A crooked leg and not roosting.

Discussion in 'Emergencies / Diseases / Injuries and Cures' started by amib, Aug 10, 2014.

  1. amib

    amib In the Brooder

    Aug 10, 2014
    Hello all,
    I am completely new to raising chickens. I have three 6 week old rhode island reds (one is a rooster) and one 6 week old barred Plymouth rock. They have all been moved into the coop along with 6 guinea keets that are also 6 weeks old. I noticed a couple of days ago that Gatsby, one of the reds, has one leg that seems twisted. She walks on it and it doesn't seem to bother her, but at the joint it bends inward, causing her foot to not be directly under her. She is the smallest of the chickens and her head is not quite fully feathered, but she seems to be developing, just at a slower pace. My question is, if I take her to the vet, will they be able to splint her leg? I'm worried that it may get worse over time if it's not corrected. Also, the rooster and other girls are roosting already (they have been in the coop for 7 days now) but Gasby is sleeping in a pile with the guinea keets. I'm not sure if she's doing that because of her leg, or if she just prefers the tight heated huddle with the keets since she is a bit smaller than the others. Any suggestions would be great!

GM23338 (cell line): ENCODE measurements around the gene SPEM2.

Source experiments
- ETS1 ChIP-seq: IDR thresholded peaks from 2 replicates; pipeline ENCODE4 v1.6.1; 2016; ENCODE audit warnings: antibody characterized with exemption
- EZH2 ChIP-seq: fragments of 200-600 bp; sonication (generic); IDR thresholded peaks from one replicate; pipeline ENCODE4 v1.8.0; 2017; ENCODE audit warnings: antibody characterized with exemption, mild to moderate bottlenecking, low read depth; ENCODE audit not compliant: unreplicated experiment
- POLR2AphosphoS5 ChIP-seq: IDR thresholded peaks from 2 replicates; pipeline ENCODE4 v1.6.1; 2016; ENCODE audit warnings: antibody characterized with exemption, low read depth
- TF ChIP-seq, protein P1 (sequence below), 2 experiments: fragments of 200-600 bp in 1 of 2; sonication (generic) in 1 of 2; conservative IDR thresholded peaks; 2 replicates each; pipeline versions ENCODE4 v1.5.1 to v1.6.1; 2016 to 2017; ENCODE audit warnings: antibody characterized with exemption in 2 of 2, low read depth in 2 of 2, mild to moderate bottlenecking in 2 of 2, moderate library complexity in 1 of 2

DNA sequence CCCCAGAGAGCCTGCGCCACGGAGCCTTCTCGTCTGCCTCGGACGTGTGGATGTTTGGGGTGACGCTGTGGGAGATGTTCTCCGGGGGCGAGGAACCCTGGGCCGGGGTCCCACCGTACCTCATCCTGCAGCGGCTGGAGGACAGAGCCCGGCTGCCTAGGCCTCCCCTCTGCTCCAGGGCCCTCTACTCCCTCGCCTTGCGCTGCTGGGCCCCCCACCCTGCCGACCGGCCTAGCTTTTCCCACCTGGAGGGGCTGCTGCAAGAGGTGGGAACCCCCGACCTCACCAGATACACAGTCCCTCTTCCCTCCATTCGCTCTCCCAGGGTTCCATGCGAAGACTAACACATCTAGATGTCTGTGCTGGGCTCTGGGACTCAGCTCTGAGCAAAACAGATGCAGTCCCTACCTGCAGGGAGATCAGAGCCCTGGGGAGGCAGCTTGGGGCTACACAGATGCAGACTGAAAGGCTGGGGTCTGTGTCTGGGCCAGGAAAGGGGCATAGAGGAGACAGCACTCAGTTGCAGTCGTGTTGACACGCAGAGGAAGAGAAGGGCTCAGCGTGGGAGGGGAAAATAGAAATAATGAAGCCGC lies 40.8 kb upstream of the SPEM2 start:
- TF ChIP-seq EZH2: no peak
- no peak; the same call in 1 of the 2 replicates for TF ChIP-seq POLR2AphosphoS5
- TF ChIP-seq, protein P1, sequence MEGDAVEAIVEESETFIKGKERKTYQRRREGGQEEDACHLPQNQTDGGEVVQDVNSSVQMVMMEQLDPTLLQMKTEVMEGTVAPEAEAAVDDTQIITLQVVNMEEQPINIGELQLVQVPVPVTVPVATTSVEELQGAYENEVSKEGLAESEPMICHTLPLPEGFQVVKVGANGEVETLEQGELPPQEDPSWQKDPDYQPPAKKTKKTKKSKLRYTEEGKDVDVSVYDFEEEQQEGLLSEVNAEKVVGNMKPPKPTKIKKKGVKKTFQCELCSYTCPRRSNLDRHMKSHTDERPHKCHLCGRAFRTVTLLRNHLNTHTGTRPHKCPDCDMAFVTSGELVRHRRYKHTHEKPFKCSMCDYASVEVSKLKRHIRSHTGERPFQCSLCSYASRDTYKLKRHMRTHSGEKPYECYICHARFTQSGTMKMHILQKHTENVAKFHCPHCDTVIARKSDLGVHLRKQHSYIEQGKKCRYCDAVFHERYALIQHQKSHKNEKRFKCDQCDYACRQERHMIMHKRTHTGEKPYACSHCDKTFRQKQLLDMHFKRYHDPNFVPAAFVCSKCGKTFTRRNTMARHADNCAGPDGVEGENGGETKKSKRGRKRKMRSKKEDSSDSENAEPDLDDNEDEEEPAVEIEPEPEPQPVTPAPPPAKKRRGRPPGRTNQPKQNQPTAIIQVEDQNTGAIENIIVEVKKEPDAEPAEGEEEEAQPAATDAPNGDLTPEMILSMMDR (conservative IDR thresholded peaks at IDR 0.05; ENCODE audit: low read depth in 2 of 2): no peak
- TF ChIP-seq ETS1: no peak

Thank you!
  2. Eggcessive

    Eggcessive Crossing the Road

    Apr 3, 2011
    southern Ohio
    Welcome to BYC. Unfortunately, there are some leg bone deformities that are not treatable, and some may worsen with age sometimes causing tendons to rupture especially in the hock. Slipped achilles tendon only sometimes can be treated as a day old chick, but rotated tibia or dyschondroplasia can't be treated. These problems are more common in meat birds, but can still occur in layers.
    Having said that, it is important to try and figure out the problem, and attempt to treat it. A good poultry vitamin with trace minerals would be good to give, since some of these problems may be due to vitamin or mineral deficiency. Riboflavin deficency or rickets can be treated.
    Here are some links to read:
    Last edited: Aug 10, 2014

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